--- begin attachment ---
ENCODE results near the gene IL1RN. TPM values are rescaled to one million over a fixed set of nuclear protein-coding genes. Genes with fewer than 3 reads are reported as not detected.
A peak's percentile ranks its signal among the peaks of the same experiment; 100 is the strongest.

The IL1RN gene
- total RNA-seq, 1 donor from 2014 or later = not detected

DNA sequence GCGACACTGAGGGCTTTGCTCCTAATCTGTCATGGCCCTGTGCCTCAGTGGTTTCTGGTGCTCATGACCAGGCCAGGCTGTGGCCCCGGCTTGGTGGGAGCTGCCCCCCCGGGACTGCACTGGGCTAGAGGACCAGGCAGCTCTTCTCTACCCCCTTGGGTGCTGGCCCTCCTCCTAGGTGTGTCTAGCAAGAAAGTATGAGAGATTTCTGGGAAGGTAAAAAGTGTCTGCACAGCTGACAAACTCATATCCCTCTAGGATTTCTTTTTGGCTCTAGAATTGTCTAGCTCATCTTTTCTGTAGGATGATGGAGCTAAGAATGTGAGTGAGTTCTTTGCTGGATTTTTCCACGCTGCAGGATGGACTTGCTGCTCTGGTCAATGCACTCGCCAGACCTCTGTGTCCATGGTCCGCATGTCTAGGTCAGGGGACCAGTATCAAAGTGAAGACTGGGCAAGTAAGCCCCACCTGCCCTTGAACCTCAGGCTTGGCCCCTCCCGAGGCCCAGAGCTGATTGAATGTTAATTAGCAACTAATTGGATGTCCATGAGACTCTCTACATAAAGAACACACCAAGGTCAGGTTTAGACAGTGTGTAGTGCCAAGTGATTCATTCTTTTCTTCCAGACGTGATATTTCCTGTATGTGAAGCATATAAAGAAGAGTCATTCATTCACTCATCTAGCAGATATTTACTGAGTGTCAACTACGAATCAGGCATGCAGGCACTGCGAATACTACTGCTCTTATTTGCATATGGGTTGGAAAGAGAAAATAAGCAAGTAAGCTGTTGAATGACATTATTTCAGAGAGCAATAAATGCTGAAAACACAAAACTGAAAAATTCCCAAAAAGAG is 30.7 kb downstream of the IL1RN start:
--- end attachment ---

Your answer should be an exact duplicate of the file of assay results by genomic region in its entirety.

ENCODE results near the gene IL1RN. TPM values are rescaled to one million over a fixed set of nuclear protein-coding genes. Genes with fewer than 3 reads are reported as not detected.
A peak's percentile ranks its signal among the peaks of the same experiment; 100 is the strongest.

The IL1RN gene
- total RNA-seq, 1 donor from 2014 or later = not detected

DNA sequence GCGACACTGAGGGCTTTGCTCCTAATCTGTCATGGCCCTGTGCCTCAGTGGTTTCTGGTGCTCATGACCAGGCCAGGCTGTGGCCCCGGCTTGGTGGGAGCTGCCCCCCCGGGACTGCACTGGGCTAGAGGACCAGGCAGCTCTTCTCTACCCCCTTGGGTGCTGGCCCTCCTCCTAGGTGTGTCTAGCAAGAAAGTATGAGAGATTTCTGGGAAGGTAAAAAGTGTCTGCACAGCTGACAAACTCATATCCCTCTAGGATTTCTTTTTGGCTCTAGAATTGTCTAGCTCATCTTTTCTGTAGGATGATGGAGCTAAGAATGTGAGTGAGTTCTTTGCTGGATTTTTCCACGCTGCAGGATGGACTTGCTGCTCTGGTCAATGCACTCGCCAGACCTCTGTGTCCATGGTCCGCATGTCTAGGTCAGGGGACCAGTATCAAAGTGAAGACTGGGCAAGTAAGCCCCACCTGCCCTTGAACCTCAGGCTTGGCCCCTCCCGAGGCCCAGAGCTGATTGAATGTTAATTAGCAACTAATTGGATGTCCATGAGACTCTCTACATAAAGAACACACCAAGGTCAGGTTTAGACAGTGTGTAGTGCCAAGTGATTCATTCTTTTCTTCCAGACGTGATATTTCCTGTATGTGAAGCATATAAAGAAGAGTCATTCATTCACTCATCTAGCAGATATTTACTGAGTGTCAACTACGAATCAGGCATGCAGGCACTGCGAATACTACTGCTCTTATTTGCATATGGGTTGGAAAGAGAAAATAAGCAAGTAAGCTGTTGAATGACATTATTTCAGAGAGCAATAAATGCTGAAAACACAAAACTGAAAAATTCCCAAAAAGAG is 30.7 kb downstream of the IL1RN start: